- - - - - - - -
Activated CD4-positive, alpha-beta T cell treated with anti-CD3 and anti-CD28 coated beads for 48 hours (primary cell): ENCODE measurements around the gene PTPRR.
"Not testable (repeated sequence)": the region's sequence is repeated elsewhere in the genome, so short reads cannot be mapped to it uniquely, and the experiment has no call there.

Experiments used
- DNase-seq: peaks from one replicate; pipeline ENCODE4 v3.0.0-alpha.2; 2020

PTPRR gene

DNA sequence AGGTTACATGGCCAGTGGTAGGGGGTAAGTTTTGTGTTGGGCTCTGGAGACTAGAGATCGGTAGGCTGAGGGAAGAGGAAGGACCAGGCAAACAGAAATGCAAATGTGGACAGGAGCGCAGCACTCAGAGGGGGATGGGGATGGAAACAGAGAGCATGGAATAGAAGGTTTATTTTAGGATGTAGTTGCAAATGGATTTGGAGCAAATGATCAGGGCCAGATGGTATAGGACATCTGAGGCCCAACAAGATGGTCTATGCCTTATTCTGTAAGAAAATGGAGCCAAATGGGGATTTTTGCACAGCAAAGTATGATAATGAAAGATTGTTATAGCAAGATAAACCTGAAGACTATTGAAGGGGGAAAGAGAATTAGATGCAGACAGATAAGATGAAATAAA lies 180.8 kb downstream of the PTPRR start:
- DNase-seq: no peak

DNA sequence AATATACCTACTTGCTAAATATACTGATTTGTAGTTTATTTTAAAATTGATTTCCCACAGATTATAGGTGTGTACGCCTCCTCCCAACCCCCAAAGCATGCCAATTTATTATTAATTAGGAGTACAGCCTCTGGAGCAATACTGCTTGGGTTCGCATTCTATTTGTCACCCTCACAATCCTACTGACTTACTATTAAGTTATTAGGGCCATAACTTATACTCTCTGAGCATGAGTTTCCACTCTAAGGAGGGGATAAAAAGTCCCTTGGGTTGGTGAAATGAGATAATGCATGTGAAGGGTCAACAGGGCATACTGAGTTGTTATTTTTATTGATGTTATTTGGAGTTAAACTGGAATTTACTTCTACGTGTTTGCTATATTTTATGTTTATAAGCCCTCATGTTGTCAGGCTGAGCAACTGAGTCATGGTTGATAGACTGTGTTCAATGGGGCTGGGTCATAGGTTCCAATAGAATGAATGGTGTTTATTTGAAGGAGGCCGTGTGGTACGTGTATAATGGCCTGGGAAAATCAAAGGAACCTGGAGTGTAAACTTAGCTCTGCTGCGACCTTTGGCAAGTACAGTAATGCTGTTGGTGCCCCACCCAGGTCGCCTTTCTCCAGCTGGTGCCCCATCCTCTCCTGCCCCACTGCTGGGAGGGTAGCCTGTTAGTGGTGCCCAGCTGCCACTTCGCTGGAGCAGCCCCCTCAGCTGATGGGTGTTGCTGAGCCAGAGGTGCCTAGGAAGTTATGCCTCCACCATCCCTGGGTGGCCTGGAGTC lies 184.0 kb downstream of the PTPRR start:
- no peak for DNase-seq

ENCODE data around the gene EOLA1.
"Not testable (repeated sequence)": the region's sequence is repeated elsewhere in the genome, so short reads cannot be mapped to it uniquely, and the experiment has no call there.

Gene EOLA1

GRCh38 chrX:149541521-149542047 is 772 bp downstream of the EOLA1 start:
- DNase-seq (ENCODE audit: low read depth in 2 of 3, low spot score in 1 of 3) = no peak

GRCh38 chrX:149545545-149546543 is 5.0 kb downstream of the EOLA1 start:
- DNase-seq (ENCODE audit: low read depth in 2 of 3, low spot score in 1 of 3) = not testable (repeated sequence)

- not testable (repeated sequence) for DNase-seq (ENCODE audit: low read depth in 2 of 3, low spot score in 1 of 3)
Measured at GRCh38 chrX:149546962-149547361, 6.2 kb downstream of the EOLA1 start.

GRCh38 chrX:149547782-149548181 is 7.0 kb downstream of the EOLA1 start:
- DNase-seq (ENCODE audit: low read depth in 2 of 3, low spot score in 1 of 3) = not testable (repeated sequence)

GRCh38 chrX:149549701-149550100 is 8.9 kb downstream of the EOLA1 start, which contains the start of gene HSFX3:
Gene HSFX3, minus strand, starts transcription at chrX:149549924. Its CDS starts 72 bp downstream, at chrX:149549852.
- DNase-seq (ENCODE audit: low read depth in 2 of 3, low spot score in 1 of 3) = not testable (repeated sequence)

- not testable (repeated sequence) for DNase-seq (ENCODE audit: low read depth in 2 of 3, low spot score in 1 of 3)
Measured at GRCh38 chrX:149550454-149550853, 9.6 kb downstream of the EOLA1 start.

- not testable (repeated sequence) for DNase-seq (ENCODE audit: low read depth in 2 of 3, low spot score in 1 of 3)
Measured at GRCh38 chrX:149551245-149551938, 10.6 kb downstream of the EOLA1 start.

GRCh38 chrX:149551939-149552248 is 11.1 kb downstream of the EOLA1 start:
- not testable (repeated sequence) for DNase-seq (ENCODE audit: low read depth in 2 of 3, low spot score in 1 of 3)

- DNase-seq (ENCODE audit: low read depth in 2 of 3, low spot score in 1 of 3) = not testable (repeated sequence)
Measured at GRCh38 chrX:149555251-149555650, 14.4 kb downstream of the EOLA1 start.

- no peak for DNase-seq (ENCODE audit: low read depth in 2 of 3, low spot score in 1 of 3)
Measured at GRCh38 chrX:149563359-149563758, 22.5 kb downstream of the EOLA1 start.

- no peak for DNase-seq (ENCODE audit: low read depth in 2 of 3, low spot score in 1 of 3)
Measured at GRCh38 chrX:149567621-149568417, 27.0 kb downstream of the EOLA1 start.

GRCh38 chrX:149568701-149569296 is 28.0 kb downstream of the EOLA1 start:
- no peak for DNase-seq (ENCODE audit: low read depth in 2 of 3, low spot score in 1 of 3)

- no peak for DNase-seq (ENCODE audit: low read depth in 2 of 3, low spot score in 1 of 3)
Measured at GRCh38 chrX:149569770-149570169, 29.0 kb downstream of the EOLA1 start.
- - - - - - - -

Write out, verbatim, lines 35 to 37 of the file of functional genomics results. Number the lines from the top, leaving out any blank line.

Measured at GRCh38 chrX:149567621-149568417, 27.0 kb downstream of the EOLA1 start.

GRCh38 chrX:149568701-149569296 is 28.0 kb downstream of the EOLA1 start:
- no peak for DNase-seq (ENCODE audit: low read depth in 2 of 3, low spot score in 1 of 3)